The Federal Communications Commission's attempt to defend its net neutrality rules against a court challenge got major support on Monday from the Supreme Court, which ruled in a separate case that regulatory agencies should usually be granted deference in interpreting their own jurisdictions.
In a 6-to-3 decision, Justice Antonin Scalia wrote that in cases where Congress has left ambiguous the outlines of a regulatory agency's jurisdiction, "the court must defer to the administering agency's construction of the statute so long as it is permissible."
That has big implications for Verizon v. F.C.C., in which Verizon challenged the F.C.C.'s Open Internet Order, its rules on net neutrality. Those rules said that an Internet service provider must treat all traffic on its system roughly equally, not giving priority to any one type of data or application as it moves through the provider's Internet pipes.
The net neutrality case is pending before the United States Court of Appeals for the District of Columbia Circuit. The appeals court was expected to hear arguments in that case this spring, but deferred the case until next fall. Court watchers have speculated that the delay may have been spurred by anticipation of Monday's decision in Arlington v. F.C.C., No. 11-1545.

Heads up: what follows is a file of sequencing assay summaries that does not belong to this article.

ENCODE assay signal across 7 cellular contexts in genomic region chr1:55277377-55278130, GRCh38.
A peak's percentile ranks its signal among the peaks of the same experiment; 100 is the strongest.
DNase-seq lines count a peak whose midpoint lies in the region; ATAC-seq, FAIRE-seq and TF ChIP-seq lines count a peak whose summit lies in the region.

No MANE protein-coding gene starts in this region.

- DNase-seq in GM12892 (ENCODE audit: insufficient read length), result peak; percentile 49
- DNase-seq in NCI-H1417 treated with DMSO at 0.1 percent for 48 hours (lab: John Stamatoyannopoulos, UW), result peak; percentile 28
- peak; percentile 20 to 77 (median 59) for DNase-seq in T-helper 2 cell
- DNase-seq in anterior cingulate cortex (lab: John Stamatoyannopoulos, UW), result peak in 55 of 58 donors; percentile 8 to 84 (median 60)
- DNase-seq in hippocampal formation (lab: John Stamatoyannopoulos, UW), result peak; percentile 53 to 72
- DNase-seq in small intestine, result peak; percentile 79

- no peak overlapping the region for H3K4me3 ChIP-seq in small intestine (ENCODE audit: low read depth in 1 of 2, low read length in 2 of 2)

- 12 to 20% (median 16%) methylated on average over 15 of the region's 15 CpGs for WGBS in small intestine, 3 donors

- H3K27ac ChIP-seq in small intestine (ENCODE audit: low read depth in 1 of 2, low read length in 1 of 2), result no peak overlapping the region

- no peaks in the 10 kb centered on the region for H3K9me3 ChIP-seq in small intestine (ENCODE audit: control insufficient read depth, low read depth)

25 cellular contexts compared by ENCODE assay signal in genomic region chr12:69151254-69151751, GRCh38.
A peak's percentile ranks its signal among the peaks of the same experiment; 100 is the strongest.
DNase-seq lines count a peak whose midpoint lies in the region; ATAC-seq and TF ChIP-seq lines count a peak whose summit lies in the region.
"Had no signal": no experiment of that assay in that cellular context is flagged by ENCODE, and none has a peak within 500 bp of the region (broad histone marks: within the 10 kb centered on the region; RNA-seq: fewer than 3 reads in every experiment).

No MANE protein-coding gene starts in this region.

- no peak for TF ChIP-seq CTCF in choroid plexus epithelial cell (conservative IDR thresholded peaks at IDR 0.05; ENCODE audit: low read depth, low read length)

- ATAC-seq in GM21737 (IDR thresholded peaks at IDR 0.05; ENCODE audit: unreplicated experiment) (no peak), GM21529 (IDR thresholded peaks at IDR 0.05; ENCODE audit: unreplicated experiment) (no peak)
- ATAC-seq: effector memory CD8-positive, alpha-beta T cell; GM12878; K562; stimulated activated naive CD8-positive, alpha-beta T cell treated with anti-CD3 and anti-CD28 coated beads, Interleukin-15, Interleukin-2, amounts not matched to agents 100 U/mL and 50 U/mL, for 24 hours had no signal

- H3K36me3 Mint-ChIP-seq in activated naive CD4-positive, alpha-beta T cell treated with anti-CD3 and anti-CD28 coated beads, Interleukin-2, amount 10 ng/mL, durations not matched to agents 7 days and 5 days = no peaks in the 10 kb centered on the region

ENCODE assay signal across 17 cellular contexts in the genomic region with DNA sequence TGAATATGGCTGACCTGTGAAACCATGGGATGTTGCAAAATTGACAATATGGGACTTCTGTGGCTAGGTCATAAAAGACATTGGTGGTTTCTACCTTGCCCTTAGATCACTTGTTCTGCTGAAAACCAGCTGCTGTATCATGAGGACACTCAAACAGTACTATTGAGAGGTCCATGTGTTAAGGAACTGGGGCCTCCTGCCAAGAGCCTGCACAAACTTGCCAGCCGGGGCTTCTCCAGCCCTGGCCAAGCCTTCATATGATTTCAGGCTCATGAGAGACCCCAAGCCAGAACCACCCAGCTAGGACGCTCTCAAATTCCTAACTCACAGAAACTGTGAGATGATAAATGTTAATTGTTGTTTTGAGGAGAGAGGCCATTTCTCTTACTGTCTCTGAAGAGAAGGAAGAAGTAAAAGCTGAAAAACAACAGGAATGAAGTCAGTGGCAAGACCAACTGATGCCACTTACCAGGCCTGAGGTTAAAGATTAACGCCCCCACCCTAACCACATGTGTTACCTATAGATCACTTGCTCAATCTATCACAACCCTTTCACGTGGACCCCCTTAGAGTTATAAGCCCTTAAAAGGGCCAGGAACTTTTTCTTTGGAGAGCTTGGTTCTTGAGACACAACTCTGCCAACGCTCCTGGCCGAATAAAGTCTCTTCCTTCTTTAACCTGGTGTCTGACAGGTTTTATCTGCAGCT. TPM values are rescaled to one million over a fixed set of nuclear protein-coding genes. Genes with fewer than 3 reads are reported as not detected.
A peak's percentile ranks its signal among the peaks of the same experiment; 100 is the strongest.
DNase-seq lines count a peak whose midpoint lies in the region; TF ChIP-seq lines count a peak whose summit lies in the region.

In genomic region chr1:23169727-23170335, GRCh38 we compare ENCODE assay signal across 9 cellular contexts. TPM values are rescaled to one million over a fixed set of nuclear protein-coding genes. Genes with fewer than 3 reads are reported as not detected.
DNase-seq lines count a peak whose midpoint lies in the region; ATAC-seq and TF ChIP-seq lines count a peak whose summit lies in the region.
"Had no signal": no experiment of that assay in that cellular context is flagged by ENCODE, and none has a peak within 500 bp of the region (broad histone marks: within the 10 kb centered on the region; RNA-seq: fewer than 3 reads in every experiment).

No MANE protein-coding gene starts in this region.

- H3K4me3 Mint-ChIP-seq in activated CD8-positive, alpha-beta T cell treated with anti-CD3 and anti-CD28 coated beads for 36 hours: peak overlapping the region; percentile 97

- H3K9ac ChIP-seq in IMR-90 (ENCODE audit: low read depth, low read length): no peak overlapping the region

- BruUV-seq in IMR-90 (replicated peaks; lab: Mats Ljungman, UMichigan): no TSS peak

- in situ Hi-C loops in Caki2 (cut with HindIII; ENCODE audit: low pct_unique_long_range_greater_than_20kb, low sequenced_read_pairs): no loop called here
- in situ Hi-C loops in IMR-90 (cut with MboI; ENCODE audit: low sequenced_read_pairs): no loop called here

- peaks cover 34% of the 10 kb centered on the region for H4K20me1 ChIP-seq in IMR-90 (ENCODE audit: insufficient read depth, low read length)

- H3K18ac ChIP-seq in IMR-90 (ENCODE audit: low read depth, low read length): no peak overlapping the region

"This case just gave the F.C.C.'s argument a lot more weight," said David Kaut, a telecommunications regulatory analyst at Stifel, Nicolaus & Company in Washington. Mr. Kaut cautioned, however, that the differing facts of the two cases made it uncertain whether the precedent in the Arlington case was sufficient to validate the F.C.C.'s argument that it has authority to regulate Internet service providers.
Edward S. McFadden, a Verizon spokesman, said the company did not "anticipate that today's decision in Arlington v. F.C.C. will have any effect on our appeal" in the net neutrality case.
The precedent applied by Justice Scalia in the Arlington case was Chevron U.S.A. v. Natural Resources Defense Council, in which the court held that courts must defer to an agency's interpretation of its statutory jurisdiction unless it exceeds the specific bounds set by Congress.
How that applies to the Verizon case remains uncertain, however, because of a previous decision by the District of Columbia Circuit itself, in Comcast v. F.C.C. In that case, which involved a net neutrality enforcement proceeding, the circuit court said in 2010 that the F.C.C. did not have authority over Comcast's Internet service.interact
This article originally appeared in The New York Times.